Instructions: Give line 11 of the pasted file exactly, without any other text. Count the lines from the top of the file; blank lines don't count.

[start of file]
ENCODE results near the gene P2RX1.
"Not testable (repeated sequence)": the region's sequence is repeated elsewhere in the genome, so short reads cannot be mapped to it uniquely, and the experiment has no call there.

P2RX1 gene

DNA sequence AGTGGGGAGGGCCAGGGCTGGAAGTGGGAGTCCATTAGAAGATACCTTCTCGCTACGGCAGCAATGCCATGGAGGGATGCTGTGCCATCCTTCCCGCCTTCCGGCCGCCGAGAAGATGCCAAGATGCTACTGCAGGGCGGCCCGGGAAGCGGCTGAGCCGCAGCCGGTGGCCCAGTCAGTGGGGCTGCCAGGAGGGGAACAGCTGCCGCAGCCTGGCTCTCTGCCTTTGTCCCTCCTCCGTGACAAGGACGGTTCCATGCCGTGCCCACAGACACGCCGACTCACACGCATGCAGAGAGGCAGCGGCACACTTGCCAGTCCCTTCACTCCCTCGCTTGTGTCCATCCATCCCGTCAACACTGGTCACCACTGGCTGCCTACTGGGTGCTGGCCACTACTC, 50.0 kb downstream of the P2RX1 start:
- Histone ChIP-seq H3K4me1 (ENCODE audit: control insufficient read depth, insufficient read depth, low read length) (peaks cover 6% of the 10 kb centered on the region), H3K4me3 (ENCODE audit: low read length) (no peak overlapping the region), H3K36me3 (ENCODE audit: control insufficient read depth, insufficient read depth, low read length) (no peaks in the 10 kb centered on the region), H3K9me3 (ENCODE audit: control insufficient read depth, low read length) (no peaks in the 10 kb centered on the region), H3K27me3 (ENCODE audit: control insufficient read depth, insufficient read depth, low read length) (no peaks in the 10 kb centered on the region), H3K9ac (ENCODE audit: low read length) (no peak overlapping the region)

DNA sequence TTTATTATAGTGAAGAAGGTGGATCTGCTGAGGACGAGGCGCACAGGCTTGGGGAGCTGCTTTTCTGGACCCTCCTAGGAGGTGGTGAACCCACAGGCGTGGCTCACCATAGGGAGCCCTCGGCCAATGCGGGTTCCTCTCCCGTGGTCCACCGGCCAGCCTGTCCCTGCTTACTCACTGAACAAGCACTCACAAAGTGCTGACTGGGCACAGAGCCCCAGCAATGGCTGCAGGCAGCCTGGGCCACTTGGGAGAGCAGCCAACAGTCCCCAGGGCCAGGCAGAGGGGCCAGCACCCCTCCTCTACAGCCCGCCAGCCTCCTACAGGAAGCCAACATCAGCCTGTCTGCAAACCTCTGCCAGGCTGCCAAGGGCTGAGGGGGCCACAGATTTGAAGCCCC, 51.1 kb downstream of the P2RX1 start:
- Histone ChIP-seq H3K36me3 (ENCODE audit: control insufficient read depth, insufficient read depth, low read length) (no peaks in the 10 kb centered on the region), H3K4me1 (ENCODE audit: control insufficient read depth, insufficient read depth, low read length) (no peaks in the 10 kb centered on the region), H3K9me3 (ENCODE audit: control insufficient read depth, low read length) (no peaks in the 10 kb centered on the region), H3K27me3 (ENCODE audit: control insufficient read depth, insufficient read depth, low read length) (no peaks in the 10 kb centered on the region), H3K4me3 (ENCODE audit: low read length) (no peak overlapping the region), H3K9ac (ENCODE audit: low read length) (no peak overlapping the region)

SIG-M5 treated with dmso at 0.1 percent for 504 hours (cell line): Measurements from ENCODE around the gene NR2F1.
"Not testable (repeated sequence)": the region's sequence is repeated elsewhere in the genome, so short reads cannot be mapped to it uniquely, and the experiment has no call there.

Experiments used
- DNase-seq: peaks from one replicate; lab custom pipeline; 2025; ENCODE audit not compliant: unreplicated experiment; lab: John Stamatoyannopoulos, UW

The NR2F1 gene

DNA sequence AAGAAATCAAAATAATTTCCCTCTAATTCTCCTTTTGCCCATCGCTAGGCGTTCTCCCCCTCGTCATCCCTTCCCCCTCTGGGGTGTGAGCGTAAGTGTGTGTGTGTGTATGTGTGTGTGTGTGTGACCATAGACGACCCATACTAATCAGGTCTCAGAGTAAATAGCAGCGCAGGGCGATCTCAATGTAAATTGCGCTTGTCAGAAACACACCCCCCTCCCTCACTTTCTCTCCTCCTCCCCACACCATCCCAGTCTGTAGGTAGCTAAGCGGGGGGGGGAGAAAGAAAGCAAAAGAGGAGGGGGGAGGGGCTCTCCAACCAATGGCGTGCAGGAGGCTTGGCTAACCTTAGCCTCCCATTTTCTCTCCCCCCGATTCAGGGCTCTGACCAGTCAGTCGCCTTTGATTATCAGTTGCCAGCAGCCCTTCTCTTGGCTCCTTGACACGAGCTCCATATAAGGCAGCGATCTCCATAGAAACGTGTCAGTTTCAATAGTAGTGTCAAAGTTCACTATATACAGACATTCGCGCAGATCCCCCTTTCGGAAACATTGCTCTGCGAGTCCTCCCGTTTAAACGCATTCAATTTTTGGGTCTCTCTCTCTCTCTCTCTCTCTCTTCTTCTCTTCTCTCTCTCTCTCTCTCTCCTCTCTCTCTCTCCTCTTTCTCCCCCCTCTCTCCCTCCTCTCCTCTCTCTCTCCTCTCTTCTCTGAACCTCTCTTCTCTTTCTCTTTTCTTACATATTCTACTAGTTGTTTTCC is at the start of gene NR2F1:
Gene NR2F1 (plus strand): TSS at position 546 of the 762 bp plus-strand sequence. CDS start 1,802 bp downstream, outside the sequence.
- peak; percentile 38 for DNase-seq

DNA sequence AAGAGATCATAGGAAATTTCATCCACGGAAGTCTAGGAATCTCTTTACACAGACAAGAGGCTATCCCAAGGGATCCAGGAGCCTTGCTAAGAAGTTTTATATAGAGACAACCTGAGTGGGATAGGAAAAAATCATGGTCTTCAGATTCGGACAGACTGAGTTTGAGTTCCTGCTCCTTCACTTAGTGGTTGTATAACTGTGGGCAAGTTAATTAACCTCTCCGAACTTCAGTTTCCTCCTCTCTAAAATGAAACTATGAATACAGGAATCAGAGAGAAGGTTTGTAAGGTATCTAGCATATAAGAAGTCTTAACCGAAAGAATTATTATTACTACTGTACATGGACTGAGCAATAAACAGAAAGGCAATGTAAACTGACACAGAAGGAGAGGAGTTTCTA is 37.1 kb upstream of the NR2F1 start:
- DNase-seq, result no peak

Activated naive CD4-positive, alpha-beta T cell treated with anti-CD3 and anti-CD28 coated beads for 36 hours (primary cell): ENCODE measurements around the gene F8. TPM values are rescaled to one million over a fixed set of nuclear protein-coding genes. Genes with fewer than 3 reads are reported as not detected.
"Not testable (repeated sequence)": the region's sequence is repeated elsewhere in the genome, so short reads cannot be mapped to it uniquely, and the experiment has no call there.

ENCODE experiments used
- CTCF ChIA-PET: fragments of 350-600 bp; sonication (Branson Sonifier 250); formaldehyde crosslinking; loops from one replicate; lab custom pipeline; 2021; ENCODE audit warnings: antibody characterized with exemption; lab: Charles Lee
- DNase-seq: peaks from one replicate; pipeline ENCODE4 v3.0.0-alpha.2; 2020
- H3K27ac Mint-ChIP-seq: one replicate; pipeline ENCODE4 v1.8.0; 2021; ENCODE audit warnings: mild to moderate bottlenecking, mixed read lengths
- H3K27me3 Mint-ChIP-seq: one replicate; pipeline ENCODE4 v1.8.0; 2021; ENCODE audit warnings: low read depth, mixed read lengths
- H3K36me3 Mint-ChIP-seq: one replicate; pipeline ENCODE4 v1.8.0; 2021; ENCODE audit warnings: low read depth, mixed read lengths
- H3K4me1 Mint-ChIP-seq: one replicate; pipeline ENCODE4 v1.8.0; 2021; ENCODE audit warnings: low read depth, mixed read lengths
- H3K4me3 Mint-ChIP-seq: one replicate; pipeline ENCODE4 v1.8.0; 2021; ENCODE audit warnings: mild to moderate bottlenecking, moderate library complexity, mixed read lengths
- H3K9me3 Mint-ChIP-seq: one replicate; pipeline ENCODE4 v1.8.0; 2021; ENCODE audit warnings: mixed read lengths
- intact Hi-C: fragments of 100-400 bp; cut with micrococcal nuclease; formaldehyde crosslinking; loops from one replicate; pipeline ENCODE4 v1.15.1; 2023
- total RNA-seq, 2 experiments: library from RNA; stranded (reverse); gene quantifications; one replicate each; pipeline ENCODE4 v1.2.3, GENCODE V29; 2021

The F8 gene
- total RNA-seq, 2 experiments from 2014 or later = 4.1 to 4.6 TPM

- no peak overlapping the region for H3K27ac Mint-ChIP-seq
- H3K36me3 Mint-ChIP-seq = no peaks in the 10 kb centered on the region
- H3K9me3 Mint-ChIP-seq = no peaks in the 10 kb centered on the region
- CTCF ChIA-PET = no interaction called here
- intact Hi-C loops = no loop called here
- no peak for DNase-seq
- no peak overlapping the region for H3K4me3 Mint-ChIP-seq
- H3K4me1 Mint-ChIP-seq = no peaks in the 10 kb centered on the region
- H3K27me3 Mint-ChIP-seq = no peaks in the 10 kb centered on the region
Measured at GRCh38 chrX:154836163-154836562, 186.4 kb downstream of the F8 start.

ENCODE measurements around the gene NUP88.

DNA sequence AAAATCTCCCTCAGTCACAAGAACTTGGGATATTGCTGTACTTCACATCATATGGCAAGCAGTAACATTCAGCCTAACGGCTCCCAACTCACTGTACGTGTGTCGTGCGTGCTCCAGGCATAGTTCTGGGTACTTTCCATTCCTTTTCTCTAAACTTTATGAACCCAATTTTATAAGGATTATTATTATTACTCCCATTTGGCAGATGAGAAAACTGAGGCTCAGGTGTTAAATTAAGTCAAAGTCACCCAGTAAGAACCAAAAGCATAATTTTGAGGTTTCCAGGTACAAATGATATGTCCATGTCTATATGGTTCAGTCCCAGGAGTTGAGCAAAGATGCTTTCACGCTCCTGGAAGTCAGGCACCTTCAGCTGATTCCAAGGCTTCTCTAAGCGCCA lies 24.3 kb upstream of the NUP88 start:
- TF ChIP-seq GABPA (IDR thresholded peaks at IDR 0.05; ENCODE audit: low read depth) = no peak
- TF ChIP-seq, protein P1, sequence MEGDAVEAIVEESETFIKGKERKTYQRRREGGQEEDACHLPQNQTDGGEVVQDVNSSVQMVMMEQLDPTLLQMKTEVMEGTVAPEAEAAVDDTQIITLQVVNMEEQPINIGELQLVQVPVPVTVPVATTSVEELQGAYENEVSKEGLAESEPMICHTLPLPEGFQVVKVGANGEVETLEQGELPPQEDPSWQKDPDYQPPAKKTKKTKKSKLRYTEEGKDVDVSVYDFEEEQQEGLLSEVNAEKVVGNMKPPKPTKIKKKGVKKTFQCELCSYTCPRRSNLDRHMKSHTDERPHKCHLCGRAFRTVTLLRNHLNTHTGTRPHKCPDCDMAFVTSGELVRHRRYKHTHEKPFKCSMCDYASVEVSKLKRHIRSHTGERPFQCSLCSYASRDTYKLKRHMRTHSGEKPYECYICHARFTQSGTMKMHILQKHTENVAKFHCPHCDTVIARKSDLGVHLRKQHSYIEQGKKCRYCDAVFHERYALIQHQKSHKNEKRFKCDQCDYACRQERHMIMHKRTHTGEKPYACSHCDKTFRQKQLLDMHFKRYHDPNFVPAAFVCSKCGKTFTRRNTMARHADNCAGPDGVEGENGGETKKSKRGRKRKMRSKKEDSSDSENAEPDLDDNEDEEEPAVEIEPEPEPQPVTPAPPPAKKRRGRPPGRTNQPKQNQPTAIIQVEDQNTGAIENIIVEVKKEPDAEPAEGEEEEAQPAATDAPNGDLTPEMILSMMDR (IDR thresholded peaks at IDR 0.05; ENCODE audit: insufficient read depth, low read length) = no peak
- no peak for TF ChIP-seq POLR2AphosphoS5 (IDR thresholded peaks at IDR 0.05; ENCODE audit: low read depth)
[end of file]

- DNase-seq: peaks from one replicate; lab custom pipeline; 2025; ENCODE audit not compliant: unreplicated experiment; lab: John Stamatoyannopoulos, UW